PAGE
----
The UK can achieve a free-trade agreement (FTA) with the European Union by the end of 2020 but only if Parliament accepts Boris Johnson’s current deal to exit the bloc by October 31, a senior UK Cabinet minister has said.
British International Trade Secretary Liz Truss said numerous countries including the US and Japan were keen to secure FTAs with Britain.
“Our friends across the Channel have also indicated a desire for a strong trade agreement and there is plenty of time to secure an EU FTA by the end of 2020 if we leave with this deal on October 31 without further pointless delay,” Ms Truss wrote in The Daily Telegraph.
On Thursday, Ms Truss’s Tory colleague Conor Burns gave an update to the Commons on the UK’s post-Brexit trade agreements.
Mr Burns told MPs: “In preparation for our exit from the European Union the Government has, to date, secured 16 continuity trade agreements with 46 countries.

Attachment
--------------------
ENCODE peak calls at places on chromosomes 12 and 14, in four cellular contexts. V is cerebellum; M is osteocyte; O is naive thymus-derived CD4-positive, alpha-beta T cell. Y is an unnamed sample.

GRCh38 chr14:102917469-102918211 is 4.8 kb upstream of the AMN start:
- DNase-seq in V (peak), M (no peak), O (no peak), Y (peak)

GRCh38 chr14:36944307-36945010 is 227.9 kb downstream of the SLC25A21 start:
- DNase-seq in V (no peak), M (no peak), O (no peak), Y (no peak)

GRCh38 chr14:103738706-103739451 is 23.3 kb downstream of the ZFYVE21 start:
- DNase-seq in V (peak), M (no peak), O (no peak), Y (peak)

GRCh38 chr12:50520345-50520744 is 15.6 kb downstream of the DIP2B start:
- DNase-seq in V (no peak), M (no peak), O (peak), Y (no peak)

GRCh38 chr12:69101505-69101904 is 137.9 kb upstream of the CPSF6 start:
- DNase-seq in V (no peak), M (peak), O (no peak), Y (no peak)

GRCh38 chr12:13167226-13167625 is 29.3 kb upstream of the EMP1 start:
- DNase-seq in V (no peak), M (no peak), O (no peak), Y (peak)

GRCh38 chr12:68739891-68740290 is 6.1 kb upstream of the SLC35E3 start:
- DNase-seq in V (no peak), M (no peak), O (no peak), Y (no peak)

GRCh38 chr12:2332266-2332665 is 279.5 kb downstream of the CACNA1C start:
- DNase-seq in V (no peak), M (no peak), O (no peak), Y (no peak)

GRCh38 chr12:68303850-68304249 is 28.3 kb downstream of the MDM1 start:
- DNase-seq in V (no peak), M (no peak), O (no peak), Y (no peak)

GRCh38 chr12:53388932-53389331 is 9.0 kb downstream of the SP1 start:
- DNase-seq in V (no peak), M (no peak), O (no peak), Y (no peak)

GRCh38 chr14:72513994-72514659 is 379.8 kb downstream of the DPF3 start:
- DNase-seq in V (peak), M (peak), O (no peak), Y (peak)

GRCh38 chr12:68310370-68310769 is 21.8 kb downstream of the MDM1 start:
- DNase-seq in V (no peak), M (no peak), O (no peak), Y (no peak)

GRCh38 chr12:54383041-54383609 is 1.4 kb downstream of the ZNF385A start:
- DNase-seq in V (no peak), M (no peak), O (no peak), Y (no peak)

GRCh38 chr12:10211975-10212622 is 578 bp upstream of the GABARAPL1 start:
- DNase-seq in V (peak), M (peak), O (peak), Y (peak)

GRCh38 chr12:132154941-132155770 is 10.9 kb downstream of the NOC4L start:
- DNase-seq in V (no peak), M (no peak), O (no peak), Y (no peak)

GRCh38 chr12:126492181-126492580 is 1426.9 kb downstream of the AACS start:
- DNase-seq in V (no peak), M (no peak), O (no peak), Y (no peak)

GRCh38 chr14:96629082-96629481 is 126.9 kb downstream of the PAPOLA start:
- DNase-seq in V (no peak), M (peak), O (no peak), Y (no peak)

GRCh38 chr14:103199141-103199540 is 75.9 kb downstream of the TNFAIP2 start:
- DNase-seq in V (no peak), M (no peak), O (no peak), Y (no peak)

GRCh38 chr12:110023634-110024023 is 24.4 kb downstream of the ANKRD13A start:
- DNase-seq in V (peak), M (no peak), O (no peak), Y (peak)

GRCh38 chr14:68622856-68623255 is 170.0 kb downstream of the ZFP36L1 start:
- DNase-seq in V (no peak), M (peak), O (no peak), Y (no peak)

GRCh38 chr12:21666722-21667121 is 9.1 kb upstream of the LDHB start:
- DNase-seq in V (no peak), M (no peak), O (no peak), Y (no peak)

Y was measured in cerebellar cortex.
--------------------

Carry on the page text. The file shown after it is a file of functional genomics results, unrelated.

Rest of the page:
“Trade with these countries represents 72 per cent of the UK’s total trade.”
Ms Truss has previously indicated that the UK could have up to 10 free ports creating “thousands of jobs” after it leaves the EU.
Today she wrote that Parliament had a chance to end the lack of clarity about Britain’s trade future.
“And think of where we could be in December 2020 if we do?” she added.
“Free trade deals negotiated with the EU and other partners that ensure our future as a high skilled, innovative, free enterprise economy, excelling in tech, data and services and selling our high-quality food around the world.”